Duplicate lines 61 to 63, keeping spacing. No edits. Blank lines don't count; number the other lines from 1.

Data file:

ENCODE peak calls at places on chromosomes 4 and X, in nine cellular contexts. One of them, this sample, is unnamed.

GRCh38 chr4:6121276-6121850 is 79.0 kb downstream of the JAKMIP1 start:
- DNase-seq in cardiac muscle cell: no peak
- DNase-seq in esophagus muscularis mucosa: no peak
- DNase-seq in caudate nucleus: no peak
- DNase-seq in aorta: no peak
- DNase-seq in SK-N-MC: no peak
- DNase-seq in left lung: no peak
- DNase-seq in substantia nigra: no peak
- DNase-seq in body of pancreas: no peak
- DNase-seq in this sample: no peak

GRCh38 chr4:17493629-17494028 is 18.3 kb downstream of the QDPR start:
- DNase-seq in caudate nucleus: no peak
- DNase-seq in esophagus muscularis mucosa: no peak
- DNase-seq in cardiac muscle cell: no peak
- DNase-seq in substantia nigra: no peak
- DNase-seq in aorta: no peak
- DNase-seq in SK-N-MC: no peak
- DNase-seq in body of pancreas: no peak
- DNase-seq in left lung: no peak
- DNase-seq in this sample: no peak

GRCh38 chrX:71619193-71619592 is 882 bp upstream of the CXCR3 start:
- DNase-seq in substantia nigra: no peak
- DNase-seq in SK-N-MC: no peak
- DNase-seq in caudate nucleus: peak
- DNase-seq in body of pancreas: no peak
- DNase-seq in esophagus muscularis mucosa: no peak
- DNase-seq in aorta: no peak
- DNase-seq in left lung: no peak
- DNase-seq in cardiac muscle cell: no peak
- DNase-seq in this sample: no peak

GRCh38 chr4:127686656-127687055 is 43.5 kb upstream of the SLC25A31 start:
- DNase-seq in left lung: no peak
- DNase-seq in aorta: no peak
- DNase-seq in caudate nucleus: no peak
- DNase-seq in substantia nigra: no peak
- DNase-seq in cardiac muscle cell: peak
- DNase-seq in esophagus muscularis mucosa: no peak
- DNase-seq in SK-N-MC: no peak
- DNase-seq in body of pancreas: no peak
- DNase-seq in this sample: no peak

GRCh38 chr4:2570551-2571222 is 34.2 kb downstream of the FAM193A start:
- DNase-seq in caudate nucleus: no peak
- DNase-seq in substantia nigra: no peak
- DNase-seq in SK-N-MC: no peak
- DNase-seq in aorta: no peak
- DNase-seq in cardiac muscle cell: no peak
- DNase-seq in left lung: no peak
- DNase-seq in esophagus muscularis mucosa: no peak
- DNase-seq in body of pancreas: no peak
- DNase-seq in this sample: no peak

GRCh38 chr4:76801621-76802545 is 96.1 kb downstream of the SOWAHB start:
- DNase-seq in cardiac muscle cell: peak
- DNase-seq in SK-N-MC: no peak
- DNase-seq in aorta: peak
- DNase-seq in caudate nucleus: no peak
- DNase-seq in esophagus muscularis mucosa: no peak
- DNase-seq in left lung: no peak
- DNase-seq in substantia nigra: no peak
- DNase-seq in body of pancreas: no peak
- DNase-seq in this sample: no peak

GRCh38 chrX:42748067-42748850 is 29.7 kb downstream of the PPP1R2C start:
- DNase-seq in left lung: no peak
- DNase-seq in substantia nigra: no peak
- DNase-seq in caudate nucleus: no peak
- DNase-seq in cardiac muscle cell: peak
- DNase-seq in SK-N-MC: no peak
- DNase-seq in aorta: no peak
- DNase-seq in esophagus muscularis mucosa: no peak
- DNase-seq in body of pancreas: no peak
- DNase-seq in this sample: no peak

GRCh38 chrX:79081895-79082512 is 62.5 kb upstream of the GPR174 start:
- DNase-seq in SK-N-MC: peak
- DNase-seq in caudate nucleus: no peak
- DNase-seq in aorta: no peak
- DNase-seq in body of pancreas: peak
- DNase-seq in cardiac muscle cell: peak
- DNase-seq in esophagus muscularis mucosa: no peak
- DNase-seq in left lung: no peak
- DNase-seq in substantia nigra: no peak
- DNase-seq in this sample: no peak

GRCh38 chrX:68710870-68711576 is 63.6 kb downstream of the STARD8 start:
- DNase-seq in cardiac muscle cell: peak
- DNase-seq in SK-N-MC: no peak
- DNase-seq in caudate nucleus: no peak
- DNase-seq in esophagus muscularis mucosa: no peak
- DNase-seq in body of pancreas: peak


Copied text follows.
- DNase-seq in this sample: no peak

GRCh38 chrX:42748067-42748850 is 29.7 kb downstream of the PPP1R2C start:
- DNase-seq in left lung: no peak